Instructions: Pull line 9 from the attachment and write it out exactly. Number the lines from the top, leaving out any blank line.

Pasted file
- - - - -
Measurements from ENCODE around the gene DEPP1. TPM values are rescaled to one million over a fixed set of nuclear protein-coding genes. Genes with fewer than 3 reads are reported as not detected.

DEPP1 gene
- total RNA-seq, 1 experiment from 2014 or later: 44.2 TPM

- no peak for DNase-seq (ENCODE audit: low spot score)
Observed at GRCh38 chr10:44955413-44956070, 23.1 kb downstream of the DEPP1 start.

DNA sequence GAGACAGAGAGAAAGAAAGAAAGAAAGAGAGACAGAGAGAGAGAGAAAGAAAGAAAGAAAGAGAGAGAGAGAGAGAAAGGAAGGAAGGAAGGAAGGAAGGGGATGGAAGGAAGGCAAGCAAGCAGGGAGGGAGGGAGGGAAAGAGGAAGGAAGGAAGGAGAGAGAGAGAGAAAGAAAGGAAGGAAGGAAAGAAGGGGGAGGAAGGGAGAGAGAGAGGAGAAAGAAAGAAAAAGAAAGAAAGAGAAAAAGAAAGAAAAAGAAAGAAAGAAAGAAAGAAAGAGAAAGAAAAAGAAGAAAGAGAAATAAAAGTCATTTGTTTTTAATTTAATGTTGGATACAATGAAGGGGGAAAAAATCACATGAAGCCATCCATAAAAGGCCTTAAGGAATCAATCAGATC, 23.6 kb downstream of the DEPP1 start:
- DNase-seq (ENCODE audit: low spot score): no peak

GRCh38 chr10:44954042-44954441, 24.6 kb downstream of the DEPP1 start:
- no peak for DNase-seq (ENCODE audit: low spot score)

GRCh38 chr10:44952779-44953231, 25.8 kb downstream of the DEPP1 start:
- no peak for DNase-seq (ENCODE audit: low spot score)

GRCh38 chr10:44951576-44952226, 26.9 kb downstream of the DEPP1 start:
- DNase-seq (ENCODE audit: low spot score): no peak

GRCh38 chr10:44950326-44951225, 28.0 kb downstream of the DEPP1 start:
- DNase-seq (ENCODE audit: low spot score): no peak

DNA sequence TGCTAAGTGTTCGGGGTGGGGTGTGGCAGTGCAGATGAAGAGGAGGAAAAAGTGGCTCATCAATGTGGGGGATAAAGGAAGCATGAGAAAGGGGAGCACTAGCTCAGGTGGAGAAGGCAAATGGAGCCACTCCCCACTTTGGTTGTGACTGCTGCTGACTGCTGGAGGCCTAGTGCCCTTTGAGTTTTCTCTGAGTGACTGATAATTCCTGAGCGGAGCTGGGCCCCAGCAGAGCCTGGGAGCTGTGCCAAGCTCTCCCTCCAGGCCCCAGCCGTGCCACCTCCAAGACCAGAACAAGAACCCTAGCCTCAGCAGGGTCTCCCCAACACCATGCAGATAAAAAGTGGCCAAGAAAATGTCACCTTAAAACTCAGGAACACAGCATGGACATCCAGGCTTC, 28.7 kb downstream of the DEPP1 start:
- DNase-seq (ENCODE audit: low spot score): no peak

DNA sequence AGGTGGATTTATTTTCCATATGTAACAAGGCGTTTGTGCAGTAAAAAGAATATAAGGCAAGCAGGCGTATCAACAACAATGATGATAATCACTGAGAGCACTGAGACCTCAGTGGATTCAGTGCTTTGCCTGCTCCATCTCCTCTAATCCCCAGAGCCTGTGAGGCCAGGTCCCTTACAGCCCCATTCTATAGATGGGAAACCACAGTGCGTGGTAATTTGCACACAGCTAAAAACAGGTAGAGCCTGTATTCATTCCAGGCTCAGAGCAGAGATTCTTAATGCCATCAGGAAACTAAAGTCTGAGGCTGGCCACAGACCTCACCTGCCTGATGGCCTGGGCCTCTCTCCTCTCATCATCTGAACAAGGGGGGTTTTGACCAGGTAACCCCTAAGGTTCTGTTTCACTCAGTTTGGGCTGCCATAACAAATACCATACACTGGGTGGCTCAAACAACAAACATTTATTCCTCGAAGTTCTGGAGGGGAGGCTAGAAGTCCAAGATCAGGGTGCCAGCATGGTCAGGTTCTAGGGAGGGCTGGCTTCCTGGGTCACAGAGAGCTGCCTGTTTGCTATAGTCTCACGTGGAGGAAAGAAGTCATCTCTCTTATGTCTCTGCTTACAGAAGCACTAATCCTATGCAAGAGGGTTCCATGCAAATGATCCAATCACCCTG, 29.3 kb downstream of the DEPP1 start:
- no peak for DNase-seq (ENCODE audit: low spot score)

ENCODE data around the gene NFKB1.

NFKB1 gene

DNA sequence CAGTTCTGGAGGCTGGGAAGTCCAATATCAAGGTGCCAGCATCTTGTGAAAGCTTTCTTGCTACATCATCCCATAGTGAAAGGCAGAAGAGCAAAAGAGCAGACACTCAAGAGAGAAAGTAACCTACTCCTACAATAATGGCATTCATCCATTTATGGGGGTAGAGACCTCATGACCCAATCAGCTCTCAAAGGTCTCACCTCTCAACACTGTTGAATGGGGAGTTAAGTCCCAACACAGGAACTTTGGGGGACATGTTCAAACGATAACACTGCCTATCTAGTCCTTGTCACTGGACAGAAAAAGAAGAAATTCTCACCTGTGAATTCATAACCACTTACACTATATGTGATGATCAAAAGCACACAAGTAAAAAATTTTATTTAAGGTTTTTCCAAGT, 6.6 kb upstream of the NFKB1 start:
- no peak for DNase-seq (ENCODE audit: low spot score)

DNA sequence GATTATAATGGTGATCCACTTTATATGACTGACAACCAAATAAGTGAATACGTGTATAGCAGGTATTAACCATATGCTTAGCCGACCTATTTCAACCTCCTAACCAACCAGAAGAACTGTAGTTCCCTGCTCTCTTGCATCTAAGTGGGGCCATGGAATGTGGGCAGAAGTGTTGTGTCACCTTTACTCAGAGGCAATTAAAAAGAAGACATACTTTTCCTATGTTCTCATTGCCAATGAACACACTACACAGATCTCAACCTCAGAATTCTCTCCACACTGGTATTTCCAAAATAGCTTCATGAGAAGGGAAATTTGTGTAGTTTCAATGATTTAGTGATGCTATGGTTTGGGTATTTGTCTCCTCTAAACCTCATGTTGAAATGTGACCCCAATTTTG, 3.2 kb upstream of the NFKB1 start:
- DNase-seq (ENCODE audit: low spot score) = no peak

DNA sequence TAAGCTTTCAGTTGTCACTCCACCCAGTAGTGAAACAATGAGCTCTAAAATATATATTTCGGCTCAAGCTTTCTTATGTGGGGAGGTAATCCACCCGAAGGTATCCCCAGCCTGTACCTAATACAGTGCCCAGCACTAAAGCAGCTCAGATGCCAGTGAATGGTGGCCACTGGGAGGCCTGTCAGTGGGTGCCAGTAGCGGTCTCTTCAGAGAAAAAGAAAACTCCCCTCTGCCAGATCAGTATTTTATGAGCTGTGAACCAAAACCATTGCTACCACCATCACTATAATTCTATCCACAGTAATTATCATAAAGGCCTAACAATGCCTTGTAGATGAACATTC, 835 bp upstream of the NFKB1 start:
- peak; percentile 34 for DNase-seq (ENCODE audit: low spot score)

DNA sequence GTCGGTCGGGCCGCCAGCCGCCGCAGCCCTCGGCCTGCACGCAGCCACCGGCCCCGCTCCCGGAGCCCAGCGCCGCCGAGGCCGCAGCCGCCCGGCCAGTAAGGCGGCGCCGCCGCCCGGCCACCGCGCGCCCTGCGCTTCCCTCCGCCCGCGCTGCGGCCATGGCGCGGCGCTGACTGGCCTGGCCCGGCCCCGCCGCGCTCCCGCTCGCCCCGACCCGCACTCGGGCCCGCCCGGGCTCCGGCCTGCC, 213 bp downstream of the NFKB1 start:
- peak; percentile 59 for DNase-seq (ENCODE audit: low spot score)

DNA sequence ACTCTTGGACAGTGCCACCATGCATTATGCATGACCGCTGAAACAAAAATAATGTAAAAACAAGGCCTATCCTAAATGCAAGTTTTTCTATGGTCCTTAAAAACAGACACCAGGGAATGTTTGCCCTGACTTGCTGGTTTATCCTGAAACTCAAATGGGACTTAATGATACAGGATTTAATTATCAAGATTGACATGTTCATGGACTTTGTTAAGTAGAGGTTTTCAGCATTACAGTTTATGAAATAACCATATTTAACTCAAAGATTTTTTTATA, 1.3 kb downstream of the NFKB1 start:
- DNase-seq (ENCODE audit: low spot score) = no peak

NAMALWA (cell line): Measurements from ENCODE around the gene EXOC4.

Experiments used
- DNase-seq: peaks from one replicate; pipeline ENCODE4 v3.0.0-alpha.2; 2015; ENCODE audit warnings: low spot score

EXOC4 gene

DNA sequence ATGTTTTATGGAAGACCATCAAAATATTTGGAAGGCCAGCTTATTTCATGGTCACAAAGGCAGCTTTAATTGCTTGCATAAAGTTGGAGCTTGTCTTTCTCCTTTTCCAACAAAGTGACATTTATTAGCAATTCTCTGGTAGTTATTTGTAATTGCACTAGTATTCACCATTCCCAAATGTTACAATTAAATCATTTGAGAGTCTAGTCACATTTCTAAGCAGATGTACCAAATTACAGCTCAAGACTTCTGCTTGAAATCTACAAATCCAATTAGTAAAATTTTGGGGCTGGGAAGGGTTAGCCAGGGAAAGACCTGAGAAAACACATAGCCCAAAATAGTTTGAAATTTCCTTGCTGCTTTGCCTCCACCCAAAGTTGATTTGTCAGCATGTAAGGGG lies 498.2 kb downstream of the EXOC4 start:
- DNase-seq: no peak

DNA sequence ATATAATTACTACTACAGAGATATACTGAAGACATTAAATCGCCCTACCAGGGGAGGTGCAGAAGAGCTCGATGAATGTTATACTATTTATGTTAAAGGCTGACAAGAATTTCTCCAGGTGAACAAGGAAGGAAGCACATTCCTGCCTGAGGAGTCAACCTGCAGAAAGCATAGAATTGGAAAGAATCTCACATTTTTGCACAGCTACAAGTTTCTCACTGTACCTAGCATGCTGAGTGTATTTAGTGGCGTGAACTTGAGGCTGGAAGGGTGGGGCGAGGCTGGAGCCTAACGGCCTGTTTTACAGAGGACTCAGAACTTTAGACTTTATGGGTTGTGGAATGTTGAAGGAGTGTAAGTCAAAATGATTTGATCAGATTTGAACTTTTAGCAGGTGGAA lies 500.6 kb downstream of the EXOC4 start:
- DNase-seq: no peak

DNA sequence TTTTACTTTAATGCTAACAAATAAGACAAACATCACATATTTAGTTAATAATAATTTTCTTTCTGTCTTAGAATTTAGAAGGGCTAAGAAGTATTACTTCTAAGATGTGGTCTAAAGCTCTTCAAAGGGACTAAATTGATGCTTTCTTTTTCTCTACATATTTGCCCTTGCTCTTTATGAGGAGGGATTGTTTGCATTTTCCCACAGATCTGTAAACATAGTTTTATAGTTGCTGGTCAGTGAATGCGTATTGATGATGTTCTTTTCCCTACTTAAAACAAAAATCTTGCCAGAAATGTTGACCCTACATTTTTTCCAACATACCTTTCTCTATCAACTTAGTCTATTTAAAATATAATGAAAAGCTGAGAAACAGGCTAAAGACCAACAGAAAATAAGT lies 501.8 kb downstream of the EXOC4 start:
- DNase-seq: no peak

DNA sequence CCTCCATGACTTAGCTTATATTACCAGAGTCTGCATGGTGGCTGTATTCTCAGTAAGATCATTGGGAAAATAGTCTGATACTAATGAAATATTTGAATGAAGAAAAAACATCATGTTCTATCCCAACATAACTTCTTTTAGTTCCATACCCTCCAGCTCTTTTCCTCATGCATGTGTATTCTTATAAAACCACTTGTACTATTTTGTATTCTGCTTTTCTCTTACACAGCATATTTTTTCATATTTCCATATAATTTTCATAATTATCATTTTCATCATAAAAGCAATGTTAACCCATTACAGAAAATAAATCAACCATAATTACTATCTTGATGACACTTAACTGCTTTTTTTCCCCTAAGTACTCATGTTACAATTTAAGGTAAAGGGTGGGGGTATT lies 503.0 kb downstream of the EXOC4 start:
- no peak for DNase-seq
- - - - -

- no peak for DNase-seq (ENCODE audit: low spot score)